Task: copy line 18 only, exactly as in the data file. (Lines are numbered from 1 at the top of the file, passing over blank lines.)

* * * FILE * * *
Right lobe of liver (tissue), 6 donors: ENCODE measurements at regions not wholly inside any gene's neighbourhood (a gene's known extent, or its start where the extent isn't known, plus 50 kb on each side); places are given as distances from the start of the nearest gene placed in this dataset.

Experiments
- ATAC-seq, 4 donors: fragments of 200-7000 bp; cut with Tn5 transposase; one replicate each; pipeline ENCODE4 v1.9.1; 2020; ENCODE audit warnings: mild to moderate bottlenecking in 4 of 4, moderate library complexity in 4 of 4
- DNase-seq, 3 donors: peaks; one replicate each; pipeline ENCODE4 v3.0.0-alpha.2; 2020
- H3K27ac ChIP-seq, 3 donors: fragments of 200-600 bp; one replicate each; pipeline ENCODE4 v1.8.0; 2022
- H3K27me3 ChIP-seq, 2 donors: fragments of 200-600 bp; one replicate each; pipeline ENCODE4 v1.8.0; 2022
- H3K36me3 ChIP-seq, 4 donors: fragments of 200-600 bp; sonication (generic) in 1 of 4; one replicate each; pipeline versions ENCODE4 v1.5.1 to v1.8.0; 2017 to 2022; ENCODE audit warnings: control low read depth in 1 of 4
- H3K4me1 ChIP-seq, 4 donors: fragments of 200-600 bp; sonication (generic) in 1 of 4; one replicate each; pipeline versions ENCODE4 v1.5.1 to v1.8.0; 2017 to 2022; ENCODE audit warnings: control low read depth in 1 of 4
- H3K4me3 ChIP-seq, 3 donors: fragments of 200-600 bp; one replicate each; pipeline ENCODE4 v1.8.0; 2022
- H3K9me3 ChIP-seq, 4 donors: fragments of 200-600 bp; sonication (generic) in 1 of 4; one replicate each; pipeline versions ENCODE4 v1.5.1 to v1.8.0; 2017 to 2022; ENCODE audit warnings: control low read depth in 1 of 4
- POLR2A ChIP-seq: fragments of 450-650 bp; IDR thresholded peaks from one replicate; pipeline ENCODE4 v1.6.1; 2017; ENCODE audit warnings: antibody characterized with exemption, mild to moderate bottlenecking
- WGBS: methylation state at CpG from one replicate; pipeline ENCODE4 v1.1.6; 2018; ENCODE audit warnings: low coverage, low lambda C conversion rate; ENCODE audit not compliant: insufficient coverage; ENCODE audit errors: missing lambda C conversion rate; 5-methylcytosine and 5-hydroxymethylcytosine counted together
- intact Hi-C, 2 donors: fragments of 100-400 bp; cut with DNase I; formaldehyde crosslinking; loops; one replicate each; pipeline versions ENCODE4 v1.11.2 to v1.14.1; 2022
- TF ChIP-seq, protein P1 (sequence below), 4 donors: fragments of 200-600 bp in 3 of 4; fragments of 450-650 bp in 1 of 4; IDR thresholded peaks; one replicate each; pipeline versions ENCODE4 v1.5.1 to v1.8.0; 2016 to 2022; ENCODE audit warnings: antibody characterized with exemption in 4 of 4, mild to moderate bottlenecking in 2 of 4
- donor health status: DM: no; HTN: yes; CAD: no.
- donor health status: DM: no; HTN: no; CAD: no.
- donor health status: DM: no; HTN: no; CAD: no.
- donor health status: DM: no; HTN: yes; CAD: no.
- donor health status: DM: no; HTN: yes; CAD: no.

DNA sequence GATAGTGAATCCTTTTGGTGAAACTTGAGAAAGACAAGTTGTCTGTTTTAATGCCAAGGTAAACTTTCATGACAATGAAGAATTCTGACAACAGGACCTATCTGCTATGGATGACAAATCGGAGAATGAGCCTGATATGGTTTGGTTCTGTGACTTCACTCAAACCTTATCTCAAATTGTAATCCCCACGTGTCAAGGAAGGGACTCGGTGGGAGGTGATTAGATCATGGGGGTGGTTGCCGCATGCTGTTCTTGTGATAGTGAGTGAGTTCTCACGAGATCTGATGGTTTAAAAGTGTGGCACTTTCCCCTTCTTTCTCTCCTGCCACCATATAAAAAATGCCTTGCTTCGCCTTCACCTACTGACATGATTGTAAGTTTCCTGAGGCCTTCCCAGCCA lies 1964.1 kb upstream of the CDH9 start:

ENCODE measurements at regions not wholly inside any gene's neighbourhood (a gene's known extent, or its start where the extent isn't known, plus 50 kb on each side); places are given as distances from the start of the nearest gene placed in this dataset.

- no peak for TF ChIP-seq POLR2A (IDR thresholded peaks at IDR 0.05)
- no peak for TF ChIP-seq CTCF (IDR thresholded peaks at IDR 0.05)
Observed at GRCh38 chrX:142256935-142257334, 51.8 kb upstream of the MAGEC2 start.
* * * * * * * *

- donor health status: DM: no; HTN: yes; CAD: no.